Wednesday, January 09, 2008

E-Any Harm

Yesterday, while listening to coverage of the New Hampshire primary, I was surprised to discover that a number of voters had chosen candidates based on online quizzes in which they answered a series of questions about policy issues in an attempt to find a primary contender who would be the best "match" to their own personal views.

Like the online dating sites that these presidential questionnaires obviously emulate, there are also ways that the procedural rhetoric of these websites should be interrogated by anyone interested in how a seemingly neutral online interface may rely on hidden rules that could potentially produce an ideologically filtered output. For example, the Select a Candidate Quiz ordered its questions in ways that definitely suggested a right-wing bias, while Glassbooth's version put left-wing issues front and center.

To increase page views, many traditional news outlets also constructed these quizzes, some of which were surprisingly simplistic. The Washington Post Choose Your Candidate Quiz begins with the assumption that one would never consider a candidate from an opposing party or be a truly centrist independent voter by making one choose party loyalty before beginning the question process. Much as e-Harmony has been criticized for its exclusively heterosexual extremely gendered design, electoral matches can have built-in biases. Even worse, the ABC News Match-o-Matic makes its political theatre into a crass burlesque with the look-and-feel of a cretinous political whack-a-mole game.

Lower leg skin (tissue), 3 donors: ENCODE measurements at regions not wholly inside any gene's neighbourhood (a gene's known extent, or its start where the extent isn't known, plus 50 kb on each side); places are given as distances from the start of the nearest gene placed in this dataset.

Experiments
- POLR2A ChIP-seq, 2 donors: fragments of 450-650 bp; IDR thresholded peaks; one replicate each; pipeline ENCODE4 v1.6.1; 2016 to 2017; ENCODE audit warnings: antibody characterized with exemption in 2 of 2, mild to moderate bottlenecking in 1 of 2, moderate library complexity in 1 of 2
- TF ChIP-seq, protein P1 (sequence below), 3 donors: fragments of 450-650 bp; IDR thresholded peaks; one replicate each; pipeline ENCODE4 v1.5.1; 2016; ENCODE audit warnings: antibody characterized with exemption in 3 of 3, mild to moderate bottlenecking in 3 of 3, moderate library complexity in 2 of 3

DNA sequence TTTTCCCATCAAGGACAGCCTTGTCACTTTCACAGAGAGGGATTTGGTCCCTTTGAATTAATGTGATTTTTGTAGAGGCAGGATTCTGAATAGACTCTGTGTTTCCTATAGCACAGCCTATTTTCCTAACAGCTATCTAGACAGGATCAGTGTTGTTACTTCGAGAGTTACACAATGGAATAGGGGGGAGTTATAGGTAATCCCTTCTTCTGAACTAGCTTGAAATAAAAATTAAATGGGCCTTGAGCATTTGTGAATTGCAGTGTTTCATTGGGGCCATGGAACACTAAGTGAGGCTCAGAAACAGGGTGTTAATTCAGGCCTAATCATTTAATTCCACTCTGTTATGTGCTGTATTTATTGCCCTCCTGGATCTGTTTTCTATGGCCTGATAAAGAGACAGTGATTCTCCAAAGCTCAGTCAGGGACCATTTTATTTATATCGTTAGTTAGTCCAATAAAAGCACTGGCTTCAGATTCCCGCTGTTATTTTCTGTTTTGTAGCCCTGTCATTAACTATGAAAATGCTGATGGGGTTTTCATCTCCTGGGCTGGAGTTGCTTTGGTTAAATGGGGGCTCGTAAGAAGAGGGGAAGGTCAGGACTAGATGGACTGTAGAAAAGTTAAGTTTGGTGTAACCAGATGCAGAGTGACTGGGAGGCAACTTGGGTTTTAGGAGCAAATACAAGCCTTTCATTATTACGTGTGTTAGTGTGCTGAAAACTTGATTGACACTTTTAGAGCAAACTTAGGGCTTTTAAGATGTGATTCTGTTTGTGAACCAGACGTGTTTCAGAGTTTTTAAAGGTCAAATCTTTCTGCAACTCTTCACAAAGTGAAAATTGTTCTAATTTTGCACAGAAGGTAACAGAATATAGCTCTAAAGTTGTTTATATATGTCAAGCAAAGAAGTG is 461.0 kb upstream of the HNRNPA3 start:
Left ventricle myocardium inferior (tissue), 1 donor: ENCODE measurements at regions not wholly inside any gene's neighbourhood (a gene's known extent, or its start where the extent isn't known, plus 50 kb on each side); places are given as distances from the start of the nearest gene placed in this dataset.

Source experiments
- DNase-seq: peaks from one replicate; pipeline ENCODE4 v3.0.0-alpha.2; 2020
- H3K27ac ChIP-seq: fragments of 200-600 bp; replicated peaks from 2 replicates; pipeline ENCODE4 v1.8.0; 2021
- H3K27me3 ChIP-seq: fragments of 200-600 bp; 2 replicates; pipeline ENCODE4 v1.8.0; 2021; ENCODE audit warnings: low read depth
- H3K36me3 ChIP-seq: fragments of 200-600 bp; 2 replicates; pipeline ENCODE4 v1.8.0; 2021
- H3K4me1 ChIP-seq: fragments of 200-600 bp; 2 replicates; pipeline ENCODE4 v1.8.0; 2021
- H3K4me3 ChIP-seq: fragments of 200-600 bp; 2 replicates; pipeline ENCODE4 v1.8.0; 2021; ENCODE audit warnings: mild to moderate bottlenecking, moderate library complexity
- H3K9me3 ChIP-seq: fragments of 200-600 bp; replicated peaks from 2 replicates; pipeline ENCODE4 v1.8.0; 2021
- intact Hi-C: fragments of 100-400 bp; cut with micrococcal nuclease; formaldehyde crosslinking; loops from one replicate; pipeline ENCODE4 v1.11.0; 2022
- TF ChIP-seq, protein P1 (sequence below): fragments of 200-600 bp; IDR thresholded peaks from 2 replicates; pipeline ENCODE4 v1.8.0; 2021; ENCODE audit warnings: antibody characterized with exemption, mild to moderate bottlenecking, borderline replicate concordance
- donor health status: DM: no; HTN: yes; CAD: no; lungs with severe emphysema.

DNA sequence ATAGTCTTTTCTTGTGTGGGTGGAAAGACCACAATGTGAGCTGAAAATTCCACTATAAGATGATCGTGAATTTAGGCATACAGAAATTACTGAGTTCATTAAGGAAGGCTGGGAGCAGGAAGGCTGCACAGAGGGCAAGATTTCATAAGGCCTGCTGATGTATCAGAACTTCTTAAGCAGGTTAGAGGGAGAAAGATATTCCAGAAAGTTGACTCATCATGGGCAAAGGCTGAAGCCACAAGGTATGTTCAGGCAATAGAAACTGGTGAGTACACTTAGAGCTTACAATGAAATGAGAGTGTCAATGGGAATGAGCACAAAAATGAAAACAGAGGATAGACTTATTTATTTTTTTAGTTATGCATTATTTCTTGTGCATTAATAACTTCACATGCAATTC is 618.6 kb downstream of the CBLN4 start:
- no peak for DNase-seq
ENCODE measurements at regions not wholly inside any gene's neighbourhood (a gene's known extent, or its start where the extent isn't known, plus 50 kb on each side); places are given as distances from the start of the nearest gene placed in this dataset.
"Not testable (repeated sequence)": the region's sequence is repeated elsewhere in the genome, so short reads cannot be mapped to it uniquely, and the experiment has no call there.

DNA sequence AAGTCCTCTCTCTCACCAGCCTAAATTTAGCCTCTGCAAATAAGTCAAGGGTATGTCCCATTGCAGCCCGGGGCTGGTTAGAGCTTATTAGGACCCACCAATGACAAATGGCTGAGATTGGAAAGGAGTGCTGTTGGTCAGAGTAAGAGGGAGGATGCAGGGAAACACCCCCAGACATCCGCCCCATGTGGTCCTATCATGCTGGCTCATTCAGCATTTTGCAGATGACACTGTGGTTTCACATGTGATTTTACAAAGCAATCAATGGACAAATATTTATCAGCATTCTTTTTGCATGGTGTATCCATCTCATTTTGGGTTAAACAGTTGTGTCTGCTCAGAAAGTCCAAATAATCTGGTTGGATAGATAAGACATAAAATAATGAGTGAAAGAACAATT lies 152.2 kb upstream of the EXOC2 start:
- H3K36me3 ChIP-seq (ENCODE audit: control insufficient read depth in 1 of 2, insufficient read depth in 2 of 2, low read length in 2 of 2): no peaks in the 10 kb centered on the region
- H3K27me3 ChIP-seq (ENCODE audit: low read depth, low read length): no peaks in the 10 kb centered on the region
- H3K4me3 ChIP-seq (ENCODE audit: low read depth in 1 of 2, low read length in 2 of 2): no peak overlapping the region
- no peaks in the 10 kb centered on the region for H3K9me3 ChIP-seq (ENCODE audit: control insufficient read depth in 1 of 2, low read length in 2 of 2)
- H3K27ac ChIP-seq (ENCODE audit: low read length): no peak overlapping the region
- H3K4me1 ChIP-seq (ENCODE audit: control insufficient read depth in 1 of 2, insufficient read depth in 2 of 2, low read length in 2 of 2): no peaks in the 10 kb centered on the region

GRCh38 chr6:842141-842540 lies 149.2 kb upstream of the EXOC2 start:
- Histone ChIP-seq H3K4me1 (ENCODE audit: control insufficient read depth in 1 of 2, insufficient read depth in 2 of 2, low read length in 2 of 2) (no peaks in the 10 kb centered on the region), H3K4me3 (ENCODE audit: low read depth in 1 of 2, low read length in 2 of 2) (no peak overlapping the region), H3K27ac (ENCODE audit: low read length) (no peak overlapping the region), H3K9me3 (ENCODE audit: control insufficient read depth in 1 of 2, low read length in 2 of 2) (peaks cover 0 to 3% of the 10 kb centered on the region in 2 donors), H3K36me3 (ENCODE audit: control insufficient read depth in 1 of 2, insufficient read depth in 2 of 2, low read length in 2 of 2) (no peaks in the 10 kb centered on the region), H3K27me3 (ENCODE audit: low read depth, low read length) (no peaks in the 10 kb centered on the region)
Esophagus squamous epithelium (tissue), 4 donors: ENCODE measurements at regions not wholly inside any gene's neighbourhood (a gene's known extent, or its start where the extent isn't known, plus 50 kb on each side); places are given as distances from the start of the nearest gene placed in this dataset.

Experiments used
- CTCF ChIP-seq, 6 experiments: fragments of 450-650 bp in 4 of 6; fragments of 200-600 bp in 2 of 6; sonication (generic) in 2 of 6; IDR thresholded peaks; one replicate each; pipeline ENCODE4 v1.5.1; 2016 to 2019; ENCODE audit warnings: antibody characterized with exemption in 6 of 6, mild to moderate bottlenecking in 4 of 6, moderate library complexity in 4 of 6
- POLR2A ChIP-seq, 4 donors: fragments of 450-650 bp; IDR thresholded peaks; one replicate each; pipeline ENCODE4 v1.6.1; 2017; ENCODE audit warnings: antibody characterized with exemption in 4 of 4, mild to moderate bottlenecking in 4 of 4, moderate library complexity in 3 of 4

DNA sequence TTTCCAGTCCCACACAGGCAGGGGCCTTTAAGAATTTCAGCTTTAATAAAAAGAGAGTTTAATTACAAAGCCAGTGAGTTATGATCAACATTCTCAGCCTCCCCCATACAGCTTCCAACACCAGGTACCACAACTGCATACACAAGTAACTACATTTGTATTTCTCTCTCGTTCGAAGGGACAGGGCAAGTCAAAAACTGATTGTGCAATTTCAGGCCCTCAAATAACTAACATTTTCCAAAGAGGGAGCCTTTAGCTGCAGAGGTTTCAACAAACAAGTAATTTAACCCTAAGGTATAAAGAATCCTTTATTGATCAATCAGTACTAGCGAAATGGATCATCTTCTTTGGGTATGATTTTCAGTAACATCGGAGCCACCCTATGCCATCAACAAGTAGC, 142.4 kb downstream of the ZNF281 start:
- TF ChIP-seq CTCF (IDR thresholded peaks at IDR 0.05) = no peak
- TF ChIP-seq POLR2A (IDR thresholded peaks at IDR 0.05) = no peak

I tried several of these sites, none of which gave me candidates that I would seriously consider to be among my top choices in the upcoming California Primary. Besides, I'm interested in the larger rhetorical context of how governance is imagined. So I am reluctant to boil down the rich oratory of the campaign trail to the binary yes-or-no votes of the simplest forms of representative democracy.

In their defense, several of these online quizzes allow participants to "weight" issues, such as Pick Your Candidate. By allowing relatively weights, it could be argued that such quizzes allow for more complex forms of deliberation than current electronic voting schemes allow, but they are also a black box computational medium that also discourages serious interrogation of their underlying architectures and constraints.

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